All this when the nation was just 61 years of age!  From the perspective of the 2016 presidential election, Americans may conclude that little has changed.

Image from this source.
Click the image to enlarge.

American Scenes

1839 Engraving of Northampton, Massachusetts, based on a drawing by W. H. Bartlett (photo: Susan Barsy)

While I was out of town over Thanksgiving, I bought this hand-colored engraving in an antique shop in Milwaukee.  I’m not even sure why.  Partly because the print is so old—1839—and was made at a time when printed pictures were still something of a rarity.  This picture is a steel-engraved print to which color was added by hand after its printing.  It shows the town of Northampton, Massachusetts, a place that I see through this print for the first time.

Back when the print was made, ‘media,’ as we call it now, was at a simpler stage.  There were newspapers (without illustrations).  There were letters (which circulated privately).  Photographs were just coming into being, but they were laborious to make and couldn’t be reproduced—every photographic image was unique and singular, bound to metal or glass of some kind.  So this type of engraving, which was becoming increasingly viable as a ‘mass medium,’ was a spectacular technological breakthrough, enabling printers and artists to share visual information with a broad audience for the first time.  Short of traveling, looking at an engraving or lithograph was about the only way a person could glimpse a place far away.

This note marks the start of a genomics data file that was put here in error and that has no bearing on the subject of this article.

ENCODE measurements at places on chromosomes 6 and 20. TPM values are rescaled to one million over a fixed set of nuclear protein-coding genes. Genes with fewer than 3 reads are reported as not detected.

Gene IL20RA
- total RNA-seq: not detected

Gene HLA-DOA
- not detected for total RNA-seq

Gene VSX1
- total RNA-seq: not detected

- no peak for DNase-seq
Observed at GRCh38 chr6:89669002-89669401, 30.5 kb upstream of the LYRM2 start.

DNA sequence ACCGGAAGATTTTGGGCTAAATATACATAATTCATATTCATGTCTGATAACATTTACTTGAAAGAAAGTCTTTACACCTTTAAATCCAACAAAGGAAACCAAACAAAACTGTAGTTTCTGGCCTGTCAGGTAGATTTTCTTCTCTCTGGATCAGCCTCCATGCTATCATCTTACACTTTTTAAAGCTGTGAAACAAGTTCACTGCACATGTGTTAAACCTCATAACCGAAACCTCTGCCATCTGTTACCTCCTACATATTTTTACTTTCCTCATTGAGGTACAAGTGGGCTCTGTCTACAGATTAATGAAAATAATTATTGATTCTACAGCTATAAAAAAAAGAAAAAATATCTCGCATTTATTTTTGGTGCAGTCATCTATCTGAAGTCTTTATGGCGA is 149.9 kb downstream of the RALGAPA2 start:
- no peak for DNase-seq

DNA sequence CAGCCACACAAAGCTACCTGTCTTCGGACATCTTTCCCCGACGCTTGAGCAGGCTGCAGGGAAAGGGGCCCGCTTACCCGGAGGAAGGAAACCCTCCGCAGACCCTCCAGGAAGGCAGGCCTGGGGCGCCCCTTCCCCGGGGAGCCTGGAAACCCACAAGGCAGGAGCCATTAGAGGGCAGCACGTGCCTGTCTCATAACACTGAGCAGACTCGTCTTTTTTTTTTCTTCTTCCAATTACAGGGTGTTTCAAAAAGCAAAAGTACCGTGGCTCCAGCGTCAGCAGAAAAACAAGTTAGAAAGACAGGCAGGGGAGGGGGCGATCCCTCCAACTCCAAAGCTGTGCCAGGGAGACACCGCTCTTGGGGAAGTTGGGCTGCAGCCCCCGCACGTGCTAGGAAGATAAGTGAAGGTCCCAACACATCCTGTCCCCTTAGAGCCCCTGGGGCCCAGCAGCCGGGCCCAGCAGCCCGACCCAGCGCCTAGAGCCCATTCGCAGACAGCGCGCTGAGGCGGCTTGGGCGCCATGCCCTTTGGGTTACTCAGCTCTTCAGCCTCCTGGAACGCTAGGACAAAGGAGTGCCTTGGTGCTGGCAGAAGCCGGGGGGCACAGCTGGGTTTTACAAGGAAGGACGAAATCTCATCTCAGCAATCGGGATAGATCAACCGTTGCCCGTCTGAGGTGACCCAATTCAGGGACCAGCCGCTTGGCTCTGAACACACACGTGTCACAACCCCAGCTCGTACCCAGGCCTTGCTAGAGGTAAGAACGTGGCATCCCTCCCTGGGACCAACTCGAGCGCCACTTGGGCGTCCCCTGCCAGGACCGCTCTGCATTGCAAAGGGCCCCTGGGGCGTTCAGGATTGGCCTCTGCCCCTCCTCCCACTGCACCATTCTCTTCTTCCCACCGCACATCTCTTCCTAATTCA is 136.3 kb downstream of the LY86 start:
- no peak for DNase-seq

This picture of Northampton was printed in London by George C. Virtue (1794-1868), whose publishing company specialized in such scenes.  He worked with the artist, William Henry Bartlett (1809-1854), also English, who traveled widely, depicting the sights, landscapes, and peoples of America, Europe, and the Middle East.  Various engravers then had the job of rendering Bartlett’s drawings; in the case of the Northampton print, the engraver credited was one “R. Sands.”  Virtue published black-and-white versions of the etchings in books, the most famous of these being the 1840 volume, American Scenery.  The engravings were exotic in that they depicted places most viewers had never seen.  Bartlett’s subjects included large American cities and the most famous US buildings (such as the White House and the Capitol), as well as many small towns and other spots of scenic interest.